I went to HostingCon last week which took place in Miami Beach, Florida. I picked up my badge and found this yellow tag on it.
Turns out it’s HostingCon’s 10th year anniversary and I’ve been going to this event every year since it started. I was honored and felt like an old geek at the same time! I saw a handful of like geeks walking around and commiserated with some of them.
So why do I travel all the way across the U.S. to hang out with hosting competitors? It may sound strange but I like going to this event just because it’s great to check in with all the other hosting companies.
While we are all in the same hosting business, there are many different technology niches and customer segments, so all of us approach hosting at different angles. There is plenty of room for everyone and we can all learn from each other.
But what’s more important is that we all share the same issues too – be it dealing with spam, software licensing, hardware, DDoS attacks, abuse issues, and regulatory issues. Many of these issues are bigger than one host and it takes many hosts working together with other vendors to help improve things for the entire hosting segment – which also translates to making hosting work better for all customers.
In fact, HostingCon was the place that the i2Coalition first started – as an idea during a lunchtime gathering of like-minded hosting professionals a couple of years ago – at first to deal with the SOPA act in a collective way.
We decided to participate as a founding member and the organization is now helping educate our elected officials on what we do as hosting providers and how we contribute to the economy and jobs and is helping guide federal policies that affect all hosts and their customers.
Luckily, next year the event will be in San Diego which will make traveling a little easier.
The SoCal Code Camp San Diego happens June 28th and 29th at the UC San Diego!
DiscountASP.NET has sponsored all the SoCal Code Camps (LA, SD and OC) for many, many years. They’re local events to us. They’re organized by local user groups and attended by local developers, so we’re always happy to offer our support.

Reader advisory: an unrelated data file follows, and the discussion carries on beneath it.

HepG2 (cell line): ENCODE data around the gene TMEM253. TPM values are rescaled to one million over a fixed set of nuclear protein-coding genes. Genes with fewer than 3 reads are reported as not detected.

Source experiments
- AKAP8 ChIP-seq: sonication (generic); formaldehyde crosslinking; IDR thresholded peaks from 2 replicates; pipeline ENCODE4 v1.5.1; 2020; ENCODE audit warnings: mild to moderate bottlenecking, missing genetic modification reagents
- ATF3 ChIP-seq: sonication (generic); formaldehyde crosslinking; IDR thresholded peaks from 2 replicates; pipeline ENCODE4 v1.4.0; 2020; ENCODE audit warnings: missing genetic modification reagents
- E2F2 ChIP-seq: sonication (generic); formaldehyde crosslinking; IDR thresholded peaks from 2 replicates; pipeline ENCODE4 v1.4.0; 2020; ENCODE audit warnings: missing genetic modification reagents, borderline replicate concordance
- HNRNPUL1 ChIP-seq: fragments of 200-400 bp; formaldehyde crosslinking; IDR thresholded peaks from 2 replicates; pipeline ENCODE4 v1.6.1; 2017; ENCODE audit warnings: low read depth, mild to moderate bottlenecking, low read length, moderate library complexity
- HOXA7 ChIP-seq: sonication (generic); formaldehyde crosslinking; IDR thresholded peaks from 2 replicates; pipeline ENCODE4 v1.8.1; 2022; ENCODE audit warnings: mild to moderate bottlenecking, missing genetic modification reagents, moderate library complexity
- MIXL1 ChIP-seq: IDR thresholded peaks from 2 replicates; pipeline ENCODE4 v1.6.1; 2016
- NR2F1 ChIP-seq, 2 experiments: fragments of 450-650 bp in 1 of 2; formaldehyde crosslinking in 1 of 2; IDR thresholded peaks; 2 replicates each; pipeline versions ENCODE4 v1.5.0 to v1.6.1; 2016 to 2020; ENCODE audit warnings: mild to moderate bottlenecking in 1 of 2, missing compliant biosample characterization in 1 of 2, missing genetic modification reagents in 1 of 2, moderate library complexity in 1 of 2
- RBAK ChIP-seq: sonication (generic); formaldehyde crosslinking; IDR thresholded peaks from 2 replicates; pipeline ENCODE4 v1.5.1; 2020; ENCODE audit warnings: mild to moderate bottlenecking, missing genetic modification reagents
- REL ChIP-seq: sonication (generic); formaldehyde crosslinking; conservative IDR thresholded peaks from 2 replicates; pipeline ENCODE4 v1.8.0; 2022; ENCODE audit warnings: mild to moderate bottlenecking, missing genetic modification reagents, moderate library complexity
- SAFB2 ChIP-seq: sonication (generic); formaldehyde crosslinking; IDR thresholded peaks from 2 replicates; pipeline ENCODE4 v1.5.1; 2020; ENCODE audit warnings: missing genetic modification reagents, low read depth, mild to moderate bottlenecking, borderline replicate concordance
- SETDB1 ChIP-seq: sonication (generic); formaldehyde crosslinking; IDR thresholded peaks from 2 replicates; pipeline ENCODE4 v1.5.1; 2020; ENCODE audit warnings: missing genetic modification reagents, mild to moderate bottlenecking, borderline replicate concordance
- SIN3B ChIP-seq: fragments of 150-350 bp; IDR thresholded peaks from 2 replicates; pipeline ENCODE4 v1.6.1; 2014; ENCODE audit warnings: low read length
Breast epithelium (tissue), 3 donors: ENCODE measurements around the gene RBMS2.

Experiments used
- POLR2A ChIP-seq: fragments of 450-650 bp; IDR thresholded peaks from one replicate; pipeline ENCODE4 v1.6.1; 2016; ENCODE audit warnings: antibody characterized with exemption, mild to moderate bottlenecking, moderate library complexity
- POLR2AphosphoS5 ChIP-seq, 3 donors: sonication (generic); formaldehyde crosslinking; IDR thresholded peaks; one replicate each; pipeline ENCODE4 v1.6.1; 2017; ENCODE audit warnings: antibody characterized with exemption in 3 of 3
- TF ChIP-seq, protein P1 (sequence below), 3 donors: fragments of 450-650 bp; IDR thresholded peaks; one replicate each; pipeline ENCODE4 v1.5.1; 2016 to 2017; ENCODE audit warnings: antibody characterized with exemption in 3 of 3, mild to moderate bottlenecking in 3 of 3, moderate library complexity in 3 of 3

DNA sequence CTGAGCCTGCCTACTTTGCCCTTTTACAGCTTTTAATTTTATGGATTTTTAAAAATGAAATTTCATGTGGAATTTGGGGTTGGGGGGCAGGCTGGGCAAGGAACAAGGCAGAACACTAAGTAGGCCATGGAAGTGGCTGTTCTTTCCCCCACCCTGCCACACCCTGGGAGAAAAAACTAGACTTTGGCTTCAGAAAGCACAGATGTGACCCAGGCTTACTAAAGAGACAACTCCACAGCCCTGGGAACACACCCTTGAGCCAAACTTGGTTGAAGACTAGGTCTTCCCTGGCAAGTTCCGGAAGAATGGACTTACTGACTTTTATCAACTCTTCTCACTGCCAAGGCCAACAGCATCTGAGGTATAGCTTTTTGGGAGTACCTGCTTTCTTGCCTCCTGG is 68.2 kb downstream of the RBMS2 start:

This year, we’ll be there on Saturday the 28th sponsoring under the new Everleap banner. If you haven’t heard, Everleap is our new elastic cloud hosting service. We’re very excited to introduce our new platform to everyone attending.
This will be the very first code camp I’m attending. I’m a code camp virgin with a bit of sweaty-palm nerves, but I’m excited to meet members of our local development community. To ensure I don’t run afoul, Everleap has decided to send me with chaperons. Michael Ossou, one of our own developers, and John Meeks, manager of our affiliate programs, will be in attendance with me. Michael will also giving a presentation on JQuery and SignalR.
Michael is an engaging and entertaining presenter, showing off a really cool application. I’ve seen the presentation myself and you don’t want to miss this one.
You have questions about cloud hosting? Do you have a nagging curiosity about the people behind your hosting service? Does your current host suck? Swing on by our table!
See you there!
Acquia Drupal 7.27.32
DotNetNuke 7.2.2 Community Edition
SilverStripe CMS 3.1.4
Umbraco CMS 7.1.1
nopCommerce 3.3 requires the .NET 4.5.1 Framework in order to run, so feel free to open up a support ticket to have your hosting account moved.
If you’re a DiscountASP.NET customer, you’ve probably already heard about this, but for the rest of you, we’re really excited to announce something new: Everleap.
It’s cloud website hosting! Okay, I know what you’re thinking: “Hey man, there’s nothing new about cloud hosting!” Well, that’s not exactly true. There is something new about true cloud hosting. Take a look at how Everleap works.